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A fistfight broke out; nothing was settled. Drumm Jr. Rhode Islanders consume johnnycakes at all times of the day and in a dozen different ways - for breakfast they are served like pancakes, smothered with butter and syrup or molasses, or they are broken up and mixed with milk and sugar; at other meals they supplant potatoes or rice, and sometimes they are served in various disguises as dessert.

The most widely held belief about their provenance is that they come from the corn-growing Indian tribes that once dominated Rhode Island. Some say the word is a mutation of ''Shawnee cake,'' named after that tribe. Others contend it derives from ''journeycake,'' an English term applied because the durable cornmeal cakes were carried in saddlebags and on ships during long trips.

As for the authentic recipe, there are two major factions who have been sniping at each other for centuries. The Newport County-ites make johnnycakes by mixing cornmeal with salt and cold milk to a soupy consistency, then cook them on a griddle. The result is a thin, crisp, five-inch-wide cake. Down in South County, Mr. Drumm's territory, they are made by mixing cornmeal with salt and a small amount of boiling water. These come out thicker and smaller in diameter.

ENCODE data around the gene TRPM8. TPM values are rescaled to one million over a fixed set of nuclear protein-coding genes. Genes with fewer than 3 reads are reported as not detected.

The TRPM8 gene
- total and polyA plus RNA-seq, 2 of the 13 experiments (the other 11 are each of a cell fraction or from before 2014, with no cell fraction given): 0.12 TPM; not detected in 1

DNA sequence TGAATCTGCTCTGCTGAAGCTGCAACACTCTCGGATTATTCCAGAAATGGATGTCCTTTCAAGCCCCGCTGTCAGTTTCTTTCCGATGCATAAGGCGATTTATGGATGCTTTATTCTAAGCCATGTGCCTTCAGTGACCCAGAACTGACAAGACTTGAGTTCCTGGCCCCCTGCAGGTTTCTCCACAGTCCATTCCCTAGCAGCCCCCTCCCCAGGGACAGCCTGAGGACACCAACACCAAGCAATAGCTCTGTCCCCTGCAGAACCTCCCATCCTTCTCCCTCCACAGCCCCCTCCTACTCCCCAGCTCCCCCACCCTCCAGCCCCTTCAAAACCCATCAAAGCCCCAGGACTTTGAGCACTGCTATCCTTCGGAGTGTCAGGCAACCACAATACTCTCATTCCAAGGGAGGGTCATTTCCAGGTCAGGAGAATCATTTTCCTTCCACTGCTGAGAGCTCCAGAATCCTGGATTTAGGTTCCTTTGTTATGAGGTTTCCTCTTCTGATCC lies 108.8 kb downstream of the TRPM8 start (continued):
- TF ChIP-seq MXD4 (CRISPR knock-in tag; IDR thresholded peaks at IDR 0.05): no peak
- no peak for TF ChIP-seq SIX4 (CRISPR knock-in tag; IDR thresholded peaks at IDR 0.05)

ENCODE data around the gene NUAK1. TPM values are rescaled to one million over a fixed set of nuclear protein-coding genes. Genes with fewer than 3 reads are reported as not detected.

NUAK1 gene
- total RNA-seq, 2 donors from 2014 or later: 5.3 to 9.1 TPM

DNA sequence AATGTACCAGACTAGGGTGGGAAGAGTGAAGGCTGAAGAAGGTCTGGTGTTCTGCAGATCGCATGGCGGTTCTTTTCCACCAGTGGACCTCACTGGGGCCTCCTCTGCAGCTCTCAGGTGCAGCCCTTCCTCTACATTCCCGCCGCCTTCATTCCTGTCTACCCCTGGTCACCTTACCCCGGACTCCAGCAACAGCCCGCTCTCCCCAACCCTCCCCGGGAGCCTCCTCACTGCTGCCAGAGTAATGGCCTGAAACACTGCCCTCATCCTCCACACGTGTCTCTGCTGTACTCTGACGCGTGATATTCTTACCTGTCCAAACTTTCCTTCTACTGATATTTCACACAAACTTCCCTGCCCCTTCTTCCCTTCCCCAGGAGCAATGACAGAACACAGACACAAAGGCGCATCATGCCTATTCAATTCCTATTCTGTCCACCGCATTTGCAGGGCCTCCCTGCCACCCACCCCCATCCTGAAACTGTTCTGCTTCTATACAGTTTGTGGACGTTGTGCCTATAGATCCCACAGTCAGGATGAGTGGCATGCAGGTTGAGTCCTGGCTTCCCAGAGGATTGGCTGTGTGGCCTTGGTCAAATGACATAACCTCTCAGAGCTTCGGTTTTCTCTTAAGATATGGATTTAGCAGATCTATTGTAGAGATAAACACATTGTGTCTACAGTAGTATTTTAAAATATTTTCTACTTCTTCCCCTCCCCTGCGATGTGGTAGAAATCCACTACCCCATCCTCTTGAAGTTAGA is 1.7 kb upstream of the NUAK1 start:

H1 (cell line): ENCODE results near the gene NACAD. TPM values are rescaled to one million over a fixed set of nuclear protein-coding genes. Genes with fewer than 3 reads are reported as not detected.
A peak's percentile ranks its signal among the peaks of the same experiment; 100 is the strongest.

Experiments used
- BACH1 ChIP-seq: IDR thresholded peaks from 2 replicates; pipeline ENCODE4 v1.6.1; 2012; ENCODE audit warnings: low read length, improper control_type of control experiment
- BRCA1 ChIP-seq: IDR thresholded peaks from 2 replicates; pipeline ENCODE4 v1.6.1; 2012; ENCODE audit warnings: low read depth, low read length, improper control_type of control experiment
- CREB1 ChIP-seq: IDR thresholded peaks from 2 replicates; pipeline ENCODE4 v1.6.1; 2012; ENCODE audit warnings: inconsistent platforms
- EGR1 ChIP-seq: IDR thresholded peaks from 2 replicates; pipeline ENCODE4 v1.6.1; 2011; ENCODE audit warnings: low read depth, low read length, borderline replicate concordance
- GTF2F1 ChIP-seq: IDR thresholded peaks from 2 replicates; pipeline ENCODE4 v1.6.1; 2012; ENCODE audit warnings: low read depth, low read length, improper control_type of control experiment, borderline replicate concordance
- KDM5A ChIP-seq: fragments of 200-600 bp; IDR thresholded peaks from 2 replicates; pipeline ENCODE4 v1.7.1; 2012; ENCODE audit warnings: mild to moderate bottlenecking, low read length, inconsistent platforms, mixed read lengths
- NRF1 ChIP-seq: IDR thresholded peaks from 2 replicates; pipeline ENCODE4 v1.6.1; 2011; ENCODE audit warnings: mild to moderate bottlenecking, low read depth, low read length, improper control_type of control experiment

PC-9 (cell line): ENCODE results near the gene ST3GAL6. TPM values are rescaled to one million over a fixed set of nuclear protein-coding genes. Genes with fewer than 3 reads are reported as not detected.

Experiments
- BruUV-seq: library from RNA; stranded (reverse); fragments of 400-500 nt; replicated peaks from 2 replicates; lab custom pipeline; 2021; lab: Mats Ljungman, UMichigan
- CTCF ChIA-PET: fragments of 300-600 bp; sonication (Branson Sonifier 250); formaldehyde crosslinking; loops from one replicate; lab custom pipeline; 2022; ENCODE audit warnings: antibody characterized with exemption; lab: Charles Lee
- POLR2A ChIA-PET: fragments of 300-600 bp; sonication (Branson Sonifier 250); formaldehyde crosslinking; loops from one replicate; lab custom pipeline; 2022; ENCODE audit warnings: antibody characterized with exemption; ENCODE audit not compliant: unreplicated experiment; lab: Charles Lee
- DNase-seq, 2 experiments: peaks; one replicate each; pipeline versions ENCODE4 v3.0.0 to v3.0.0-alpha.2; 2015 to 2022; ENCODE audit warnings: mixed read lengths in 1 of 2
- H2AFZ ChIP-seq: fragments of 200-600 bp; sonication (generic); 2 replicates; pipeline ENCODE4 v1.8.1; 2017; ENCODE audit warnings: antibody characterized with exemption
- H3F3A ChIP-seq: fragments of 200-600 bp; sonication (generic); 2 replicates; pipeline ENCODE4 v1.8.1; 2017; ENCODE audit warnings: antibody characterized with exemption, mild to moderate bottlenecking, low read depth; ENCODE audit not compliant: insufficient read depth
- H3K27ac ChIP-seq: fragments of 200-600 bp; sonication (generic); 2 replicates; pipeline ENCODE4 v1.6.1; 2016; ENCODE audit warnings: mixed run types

But that's not the only quibble. The type of corn used, and how it is ground, has emerged as a new front in this donnybrook. One of the flags is carried by the Society for the Propagation of the Johnnycake Tradition in Rhode Island, an organization dedicated to the cultivation and consumption of cakes made with an agronomically obsolete strain of corn originally grown by Indians.

Martha Greig of Jamestown, R. Drumm is a really neat guy, he has a fine old mill and a great business, but most of his corn is not real johnnycake corn,'' she proffers. Drumm, who good-naturedly refers to the society as ''those flaky ladies,'' says he uses white dent corn, from out of state, because flint corn is unavailable in sufficient quantities. Flint corn is no longer cultivated in large quantity because of its low yield 12 tons to an acre as opposed to 20 tons for dent corn and unsuitability for much aside from johnnycakes.

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Flint corn would be all but extinct if it were not for the University of Rhode Island's cooperative extension service, which keeps alive the strain by planting a few acres every year. Trade Paperback 1. Hardcover Paperback Board Book 1. Type see all Type.

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